As a snoring and sleep apnea surgeon, I see patients all the time who snore and report being sleepy.  We will order a sleep study, assuming that they have obstructive sleep apnea.  However, the sleep study may show no evidence of obstructive sleep apnea.  This can be both good and bad news.  The good news is that the patient does not have obstructive sleep apnea and its association with some significant health concerns.  The bad news is that most medical insurance plans in the United States do not cover treatment for snoring without obstructive sleep apnea.  The patient is therefore tired and not covered for medical treatment.

Am I the only person who is snoring and sleepy without having sleep apnea?

In short…No!  A study in the July 2016 issue of the medical journal The Laryngoscope sheds more light on this all-too-common situation.  Of 307 patients without sleep apnea, almost one-third (101) were sleepy, based on a high Epworth Sleepiness Scale score.  The Epworth Sleepiness Scale measures how likely it is for someone to fall asleep during the day in a range of situations.  In addition, the study found that men and those with loud snoring during the sleep study were more likely to be sleepy, even if the sleep study showed no evidence of obstructive sleep apnea.

What should I do if I am snoring and sleepy?

The first thing to do is to make sure the sleep study was a reasonably normal night of sleep.  The monitors involved with a sleep study can often lead to sleep disruption, leading some patients to feel that they never slept normally.  My own general rule is that I do not want the sleep study night to be someone’s best or worst night of sleep.  I want it to reflect more of an average night.  If the sleep study was not a typical night, we may actually repeat the sleep study.

If we think the sleep study results are accurate, we think about treatment options.  I personally have the same categories of treatments for snoring and sleep apnea.  In some cases, conservative treatment such as weight loss, sleeping on one’s side, or avoiding alcohol within 2-3 hours of bedtime work well.  Positive airway pressure therapy (such as CPAP) can be very helpful in sleep apnea but is not typically used for snoring without sleep apnea.

What about surgery?

Surgery and oral appliances are the other two treatment options that are often better in this group of patients.  Surgery requires a careful evaluation to determine the right kind of procedure for each patient.  Minimally-invasive office procedures like the Pillar Procedure can be very effective in snoring without sleep apnea because I do not need as much opening of the space for breathing as in those with substantial obstructive sleep apnea.  This can be combined with treatments to open the space for breathing in the nose if needed.

If you have snoring and are sleepy but have a sleep study showing no sleep apnea, do not just accept your sleepiness as part of life.  There are many options out there, and we can help.  Please do not hesitate to reach out to me with any questions.

 

22 Responses to “Snoring and Sleepy but No Sleep Apnea–What to Do?”

  1. Katherine Dilworth

    Fantastic post! I really enjoyed reading your article..My husband has been suffering from snoring for a long time..And honestly, Its very irritating…Thanks to your blog post..It was very helpful.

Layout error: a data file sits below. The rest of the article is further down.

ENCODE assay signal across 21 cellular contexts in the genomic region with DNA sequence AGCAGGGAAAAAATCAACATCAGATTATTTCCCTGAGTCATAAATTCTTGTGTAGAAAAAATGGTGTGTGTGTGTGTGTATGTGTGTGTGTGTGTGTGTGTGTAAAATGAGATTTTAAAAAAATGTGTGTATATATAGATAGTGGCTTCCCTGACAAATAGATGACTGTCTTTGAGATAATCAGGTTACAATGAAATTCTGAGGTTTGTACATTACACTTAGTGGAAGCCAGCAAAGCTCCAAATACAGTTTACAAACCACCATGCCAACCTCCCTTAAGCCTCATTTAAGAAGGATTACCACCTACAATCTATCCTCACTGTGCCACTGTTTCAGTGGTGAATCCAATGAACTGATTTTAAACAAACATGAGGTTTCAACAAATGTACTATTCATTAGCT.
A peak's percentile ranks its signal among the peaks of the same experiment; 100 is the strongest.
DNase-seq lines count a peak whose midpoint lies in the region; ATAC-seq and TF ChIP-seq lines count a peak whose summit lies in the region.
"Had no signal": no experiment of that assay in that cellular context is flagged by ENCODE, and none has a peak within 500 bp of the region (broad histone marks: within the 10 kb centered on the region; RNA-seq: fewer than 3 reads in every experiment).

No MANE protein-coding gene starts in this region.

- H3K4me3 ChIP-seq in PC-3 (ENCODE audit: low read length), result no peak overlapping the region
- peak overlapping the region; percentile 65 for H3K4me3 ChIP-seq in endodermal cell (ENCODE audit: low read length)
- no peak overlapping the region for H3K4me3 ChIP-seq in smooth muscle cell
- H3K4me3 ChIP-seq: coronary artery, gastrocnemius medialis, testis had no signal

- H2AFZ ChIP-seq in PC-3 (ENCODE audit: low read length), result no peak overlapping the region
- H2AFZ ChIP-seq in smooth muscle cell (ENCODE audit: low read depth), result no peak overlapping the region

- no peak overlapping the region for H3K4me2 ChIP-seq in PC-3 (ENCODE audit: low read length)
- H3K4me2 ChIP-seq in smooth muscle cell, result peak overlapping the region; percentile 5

Reply
  2. Sherrie Anderson

    I have had the sleep study done three time. The doctors are convinced that I have sleep apnea, but the results are always the same. I do not have it. So I think what is happening is my tongue relaxes and Slides back into my throat thus block my air. I am always tired and fatigued! I have tried two different types of snore guards but my mouth just wants to be open thus releasing my bottom teeth and allowing my tongue to slide backward again. I have tried two types of chin straps and I also tried to make my own chin strap. I am having no luck. I feel that this is a huge reason for other heath reasons that I am experiencing. Do you have any suggestions?

    Reply
    • Dr. Kezirian

      This is not so unusual in young, healthy patients, particularly women. You should make sure that the sleep study is being evaluated with the newer criteria for hypopneas that count arousals from sleep associated with decreases in breathing.

      Reply
  3. Janie Ellington

    Where to turn. I am 68. Frequently exhausted. Sciatica and rib injuries prevent comfortable side sleeping. On my back, I wake myself up with a snort then sometimes fall back to sleep only to snort/wake again. Chinup strips no help. Chin straps no help. Didjeridu practice no help. Two negative sleep studies. I live in Texas. Medicare and plan F supplement.

    Reply
    • Dr. Kezirian

      If your sleep studies have been relatively normal nights of sleep for you, then this may not be sleep apnea at all. Pain, by itself, can disrupt your sleep, even if you are not aware of waking up fully. I assume you are being followed by a sleep medicine specialist, but if not, then you should see one.

      Reply
  4. Cyndi V.

    I am a 54 year old post menopausal woman. I had the home sleep study done, but they found no apnea. I fall asleep quickly but wake up several times a night. My 4 point saliva test that checks cortisol came back normal and my insulin is normal. The next day I’m tired. I’ve tried everything it seems. Could it be the loss of estrogen? Any suggestions?

    Reply
    • Dr. Kezirian

      Changes with menopause can really affect sleep dramatically. Waking up repeatedly during the night is a type of insomnia, and you should talk to your sleep medicine physician (or other provider) about treating that. Medications are usually not the best choice, and they can discuss options with you.

      Reply
  5. Rachel

    Hello,